This is a reissue, with new introduction, of Susan Sauvé Meyer's 1993 book, in which she presents a comprehensive examination of Aristotle's accounts of voluntariness in the Eudemian and Nicomachean Ethics. She makes the case that these constitute a theory of moral responsibility--albeit one with important differences from modern theories. Highlights of the discussion include a reconstruction of the dialectical argument in the Eudemian Ethics II 6-9, and a demonstration that the definitions of 'voluntary' and 'involuntary' in Nicomachean Ethics (...) III 1 are the culmination of that argument. By identifying the paradigms of voluntariness and involuntariness that Aristotle begins with and the opponents (most notably Plato) he addresses, Meyer explains notoriously puzzling features of the Nicomachean account--such as Aristotle's requirement that involuntary agents experience pain or regret. Other familiar features of Aristotle's account are cast in a new light. That we are responsible for the characters we develop turns out not to be a necessary condition of responsible agency. That voluntary action has its "origin" in the agent and that our actions are "up to us to do and not to do"--often interpreted as implying a libertarian conception of agency--turn out to be perfectly compatible with causal determinism, a point Meyer makes by locating these locutions in the context of Aristotle's general understanding of causality. While Aristotle does not himself face or address worries that determinism is incompatible with responsibility, his causal repertoire provides the resources for a powerful response to incompatibilist arguments. On this and other fronts Aristotle's is a view to be taken seriously by theorists of moral responsibility. (shrink)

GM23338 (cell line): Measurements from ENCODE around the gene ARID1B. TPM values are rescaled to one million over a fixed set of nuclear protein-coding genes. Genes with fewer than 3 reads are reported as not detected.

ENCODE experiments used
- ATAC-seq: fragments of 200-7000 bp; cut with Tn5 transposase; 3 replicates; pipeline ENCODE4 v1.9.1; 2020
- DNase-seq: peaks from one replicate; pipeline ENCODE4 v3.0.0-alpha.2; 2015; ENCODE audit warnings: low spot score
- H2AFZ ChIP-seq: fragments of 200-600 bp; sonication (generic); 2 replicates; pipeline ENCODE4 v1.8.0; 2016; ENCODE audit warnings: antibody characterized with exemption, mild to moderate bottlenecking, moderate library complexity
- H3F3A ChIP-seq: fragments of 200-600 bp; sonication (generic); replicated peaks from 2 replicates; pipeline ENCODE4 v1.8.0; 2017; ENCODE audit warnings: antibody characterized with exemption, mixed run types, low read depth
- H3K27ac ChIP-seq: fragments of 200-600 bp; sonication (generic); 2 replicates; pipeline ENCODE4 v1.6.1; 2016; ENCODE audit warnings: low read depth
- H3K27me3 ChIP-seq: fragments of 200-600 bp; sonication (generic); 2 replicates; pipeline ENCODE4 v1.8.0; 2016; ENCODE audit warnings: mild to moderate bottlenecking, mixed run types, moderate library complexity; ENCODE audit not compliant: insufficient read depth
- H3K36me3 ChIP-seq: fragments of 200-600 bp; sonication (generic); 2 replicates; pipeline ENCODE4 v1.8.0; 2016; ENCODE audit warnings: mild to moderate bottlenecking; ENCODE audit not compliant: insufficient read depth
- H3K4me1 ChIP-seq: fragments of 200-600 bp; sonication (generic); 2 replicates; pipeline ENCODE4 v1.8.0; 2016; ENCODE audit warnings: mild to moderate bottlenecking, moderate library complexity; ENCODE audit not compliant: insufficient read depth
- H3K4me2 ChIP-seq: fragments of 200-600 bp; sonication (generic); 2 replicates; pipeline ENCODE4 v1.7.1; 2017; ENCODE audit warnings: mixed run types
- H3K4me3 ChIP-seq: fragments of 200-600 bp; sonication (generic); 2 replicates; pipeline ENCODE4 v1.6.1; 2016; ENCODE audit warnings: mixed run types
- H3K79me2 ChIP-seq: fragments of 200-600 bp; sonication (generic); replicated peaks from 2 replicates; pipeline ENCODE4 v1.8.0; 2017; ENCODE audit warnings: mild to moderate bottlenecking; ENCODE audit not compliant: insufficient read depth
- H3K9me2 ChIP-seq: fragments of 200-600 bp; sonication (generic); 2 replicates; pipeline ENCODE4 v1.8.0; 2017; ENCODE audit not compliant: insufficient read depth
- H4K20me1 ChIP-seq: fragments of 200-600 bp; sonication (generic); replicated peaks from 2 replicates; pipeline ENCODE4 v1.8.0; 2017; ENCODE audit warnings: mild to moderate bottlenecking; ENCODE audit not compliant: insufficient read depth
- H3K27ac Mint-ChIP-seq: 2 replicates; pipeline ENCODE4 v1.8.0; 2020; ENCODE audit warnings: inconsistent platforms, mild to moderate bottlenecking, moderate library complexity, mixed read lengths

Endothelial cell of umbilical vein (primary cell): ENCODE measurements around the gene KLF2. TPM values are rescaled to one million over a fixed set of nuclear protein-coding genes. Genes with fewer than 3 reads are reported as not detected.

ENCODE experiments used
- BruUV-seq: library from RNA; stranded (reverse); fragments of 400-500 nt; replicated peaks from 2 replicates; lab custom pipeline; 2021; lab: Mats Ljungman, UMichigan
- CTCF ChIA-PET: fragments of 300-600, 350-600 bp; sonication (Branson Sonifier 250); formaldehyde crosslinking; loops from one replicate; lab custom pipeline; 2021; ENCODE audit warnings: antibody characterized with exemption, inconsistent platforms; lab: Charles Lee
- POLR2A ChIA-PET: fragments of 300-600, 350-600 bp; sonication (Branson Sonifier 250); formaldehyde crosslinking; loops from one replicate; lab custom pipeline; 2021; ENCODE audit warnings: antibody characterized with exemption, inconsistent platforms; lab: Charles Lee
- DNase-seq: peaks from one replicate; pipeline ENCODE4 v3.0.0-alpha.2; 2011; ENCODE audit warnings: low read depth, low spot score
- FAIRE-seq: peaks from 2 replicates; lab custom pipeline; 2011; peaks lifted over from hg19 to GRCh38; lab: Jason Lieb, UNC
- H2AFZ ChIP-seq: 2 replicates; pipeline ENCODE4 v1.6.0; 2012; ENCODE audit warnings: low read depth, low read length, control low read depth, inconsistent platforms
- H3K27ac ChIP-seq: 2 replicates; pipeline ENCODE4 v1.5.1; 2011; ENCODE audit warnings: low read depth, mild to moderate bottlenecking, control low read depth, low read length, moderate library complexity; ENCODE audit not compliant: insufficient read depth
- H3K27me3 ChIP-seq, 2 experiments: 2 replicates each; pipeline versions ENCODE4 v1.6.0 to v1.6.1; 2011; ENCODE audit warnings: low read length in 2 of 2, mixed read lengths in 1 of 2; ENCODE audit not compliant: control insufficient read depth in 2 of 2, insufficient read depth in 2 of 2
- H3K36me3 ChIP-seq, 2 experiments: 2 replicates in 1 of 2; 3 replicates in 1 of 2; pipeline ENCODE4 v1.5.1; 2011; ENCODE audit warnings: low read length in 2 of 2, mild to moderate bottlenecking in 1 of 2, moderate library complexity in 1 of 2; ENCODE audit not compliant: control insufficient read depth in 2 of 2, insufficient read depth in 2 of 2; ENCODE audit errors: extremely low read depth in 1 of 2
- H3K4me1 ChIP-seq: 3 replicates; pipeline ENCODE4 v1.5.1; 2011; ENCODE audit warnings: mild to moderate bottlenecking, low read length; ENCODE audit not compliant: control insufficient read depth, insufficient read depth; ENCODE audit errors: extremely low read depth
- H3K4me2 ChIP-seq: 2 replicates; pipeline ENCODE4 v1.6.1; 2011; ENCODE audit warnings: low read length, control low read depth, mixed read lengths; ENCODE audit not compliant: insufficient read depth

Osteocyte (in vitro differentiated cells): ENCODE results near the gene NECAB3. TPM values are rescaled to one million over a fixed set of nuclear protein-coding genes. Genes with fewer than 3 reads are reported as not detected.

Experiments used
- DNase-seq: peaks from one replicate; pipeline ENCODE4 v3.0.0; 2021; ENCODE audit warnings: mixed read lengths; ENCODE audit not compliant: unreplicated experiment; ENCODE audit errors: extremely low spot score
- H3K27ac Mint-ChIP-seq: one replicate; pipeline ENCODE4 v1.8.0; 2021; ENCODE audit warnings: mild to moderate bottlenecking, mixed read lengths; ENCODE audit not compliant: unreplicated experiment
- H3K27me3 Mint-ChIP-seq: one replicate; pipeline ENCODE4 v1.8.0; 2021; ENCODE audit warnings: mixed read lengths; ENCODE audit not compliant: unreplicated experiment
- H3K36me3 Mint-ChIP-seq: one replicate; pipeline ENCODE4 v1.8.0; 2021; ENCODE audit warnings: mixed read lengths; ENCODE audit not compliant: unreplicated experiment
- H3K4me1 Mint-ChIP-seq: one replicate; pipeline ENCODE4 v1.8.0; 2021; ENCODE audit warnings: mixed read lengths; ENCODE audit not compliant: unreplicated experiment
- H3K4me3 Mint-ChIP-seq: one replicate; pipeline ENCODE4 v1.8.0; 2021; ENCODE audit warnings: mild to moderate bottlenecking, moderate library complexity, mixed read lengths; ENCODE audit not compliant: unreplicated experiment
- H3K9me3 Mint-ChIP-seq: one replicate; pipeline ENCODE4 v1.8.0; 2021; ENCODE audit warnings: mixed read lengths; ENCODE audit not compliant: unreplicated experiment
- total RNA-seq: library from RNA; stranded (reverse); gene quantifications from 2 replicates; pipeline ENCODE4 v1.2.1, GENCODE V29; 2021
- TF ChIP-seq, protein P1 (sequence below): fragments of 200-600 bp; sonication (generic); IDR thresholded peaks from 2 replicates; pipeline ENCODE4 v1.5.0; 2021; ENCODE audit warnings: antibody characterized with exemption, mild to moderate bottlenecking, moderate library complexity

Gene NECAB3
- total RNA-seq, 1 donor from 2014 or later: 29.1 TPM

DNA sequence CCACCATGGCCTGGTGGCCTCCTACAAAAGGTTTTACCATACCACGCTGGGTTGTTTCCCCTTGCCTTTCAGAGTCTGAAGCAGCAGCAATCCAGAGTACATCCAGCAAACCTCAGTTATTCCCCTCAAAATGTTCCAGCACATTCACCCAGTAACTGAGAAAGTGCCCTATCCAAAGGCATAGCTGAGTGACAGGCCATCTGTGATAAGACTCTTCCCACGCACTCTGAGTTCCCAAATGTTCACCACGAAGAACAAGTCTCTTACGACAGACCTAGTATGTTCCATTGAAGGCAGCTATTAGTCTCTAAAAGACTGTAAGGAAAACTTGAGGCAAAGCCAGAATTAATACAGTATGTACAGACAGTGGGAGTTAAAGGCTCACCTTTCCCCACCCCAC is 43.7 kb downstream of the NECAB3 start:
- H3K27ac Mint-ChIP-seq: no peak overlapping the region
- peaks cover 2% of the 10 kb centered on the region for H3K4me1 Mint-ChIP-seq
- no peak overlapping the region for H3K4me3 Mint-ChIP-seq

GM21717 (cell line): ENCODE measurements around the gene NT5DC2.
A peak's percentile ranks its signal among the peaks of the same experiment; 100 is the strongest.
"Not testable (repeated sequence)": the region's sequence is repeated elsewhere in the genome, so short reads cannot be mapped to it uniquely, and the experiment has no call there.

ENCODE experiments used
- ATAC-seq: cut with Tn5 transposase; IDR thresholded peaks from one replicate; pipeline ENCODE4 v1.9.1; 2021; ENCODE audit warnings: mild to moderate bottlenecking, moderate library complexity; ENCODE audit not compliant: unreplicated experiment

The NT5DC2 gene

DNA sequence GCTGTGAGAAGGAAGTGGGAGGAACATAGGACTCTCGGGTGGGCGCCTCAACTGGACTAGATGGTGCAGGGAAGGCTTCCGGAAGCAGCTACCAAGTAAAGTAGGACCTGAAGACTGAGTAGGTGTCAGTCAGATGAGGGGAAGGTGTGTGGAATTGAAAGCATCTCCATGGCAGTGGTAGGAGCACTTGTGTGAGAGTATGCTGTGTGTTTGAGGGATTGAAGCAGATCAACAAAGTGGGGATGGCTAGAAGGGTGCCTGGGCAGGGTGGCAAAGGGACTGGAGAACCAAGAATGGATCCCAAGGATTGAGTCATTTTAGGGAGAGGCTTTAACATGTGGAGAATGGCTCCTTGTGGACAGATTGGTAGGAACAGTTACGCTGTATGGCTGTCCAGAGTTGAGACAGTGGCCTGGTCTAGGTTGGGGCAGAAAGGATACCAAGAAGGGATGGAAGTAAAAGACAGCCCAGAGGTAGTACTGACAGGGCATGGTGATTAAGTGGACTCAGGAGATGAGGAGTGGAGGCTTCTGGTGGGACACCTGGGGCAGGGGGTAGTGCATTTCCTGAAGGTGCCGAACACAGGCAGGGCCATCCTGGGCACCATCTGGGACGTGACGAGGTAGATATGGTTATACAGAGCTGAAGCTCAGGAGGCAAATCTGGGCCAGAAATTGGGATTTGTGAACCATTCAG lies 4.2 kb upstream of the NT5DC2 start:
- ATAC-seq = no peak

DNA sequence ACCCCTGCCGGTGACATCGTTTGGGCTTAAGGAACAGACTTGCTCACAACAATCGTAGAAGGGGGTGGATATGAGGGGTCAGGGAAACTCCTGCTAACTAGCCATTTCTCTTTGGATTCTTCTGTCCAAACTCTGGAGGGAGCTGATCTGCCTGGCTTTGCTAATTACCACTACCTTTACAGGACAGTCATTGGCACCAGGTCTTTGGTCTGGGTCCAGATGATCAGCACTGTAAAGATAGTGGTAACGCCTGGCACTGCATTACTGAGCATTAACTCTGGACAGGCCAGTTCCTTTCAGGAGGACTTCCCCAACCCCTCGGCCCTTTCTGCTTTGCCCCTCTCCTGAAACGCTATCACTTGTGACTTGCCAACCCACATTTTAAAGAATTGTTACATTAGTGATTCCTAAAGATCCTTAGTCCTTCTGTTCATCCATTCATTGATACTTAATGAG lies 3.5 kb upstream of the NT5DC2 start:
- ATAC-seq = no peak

In this paper I discuss a variant of the knowledge argument which is based upon Frank Jackson's Mary thought experiment. Using this argument, Jackson tries to support the thesis that a purely physical â or, put generally: an objectively scientific â perspective upon the world excludes the important domain of `phenomenal' facts, which are only accessible introspectively. Martine Nida-RÃ¼melinhas formulated the epistemological challenge behind the case of Mary especially clearly. I take her formulation of the problem as a starting-point and (...) present a solution which is based solely on the concepts of capability and of metalinguistic beliefs. References to epiphenomenal facts, phenomenal knowledge etc. will be avoided completely. I specify my proposal against the backdrop of Burge's critical reflections about metalinguistic reinterpretation of expressions of belief and the externalist thesis held by Burge, Putnam and others that meanings and mental states are dependent upon the environment. My solution is then compared with Lewis' and Nemirow's ability objection. Finally I argue that the much discussed ``knowing what it is like'' has in its ordinary meaning nothing much to do with `phenomenal knowledge' or knowledge of `epiphenomenal' facts. (shrink)